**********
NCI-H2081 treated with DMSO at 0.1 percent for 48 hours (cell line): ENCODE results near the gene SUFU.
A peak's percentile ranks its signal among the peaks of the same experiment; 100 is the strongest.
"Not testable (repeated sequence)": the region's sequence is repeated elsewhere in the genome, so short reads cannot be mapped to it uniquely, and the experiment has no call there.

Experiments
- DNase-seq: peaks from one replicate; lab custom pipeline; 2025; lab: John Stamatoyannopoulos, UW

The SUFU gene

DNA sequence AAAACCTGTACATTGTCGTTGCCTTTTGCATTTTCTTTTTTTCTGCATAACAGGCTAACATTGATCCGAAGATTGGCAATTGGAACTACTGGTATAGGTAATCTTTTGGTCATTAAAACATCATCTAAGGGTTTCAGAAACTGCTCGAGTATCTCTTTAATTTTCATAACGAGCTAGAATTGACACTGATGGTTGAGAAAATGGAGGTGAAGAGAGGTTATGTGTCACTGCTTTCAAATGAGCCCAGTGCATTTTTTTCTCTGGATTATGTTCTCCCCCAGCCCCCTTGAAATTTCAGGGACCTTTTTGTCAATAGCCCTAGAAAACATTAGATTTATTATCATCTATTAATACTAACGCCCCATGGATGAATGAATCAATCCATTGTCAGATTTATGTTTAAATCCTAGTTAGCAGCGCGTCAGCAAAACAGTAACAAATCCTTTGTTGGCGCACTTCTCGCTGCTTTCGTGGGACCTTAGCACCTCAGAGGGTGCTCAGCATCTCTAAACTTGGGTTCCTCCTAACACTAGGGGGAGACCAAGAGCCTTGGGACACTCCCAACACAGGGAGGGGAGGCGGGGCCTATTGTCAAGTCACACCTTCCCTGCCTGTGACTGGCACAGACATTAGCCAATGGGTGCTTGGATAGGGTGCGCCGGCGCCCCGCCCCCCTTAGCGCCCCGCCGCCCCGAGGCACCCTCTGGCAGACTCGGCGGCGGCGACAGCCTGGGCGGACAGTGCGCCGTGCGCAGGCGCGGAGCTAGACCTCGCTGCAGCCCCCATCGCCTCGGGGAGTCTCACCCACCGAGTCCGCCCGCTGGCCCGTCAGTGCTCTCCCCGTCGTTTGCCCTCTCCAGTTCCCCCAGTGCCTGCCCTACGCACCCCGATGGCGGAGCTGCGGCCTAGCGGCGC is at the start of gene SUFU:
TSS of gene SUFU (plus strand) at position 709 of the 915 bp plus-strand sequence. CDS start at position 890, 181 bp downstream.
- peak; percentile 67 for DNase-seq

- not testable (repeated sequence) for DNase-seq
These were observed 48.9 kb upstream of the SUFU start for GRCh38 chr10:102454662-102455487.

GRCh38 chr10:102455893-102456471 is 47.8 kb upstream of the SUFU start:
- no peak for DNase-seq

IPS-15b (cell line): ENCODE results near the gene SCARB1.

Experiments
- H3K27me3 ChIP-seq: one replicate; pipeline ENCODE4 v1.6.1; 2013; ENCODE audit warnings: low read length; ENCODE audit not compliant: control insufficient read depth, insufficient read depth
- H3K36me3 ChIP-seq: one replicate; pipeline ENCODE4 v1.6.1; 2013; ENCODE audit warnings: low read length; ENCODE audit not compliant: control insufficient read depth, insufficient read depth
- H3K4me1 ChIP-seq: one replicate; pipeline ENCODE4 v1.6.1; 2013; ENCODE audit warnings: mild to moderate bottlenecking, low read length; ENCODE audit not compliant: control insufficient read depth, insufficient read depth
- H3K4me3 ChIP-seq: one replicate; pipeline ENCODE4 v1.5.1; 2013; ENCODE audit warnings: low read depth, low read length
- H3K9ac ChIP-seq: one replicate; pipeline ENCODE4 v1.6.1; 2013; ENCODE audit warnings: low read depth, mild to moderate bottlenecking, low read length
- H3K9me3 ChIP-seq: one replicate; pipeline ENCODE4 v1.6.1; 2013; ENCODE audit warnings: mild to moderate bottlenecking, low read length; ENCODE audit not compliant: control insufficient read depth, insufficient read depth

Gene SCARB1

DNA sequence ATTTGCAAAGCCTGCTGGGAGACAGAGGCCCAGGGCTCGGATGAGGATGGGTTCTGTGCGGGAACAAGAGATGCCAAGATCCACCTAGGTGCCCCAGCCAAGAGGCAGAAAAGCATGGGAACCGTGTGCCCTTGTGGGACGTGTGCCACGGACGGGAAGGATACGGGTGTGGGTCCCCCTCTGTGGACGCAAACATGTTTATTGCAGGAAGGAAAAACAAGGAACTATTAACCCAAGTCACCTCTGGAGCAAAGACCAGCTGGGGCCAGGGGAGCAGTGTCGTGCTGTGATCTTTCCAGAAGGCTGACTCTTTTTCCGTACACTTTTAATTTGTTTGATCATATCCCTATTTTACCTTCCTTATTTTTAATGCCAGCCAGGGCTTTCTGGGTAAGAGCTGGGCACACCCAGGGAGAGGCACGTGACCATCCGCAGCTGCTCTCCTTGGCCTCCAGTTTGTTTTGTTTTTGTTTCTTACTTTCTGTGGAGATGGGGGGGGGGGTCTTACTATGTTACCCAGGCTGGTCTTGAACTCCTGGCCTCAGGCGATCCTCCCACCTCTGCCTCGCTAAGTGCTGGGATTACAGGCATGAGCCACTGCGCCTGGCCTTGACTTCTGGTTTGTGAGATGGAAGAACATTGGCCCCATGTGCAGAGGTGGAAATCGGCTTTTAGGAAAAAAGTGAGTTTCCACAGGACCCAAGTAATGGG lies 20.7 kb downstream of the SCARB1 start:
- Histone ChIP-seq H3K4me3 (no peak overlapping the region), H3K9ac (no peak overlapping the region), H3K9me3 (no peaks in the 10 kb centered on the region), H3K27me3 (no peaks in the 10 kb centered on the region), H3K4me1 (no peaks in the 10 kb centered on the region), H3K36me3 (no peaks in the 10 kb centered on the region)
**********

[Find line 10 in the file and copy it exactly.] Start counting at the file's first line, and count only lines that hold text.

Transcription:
- not testable (repeated sequence) for DNase-seq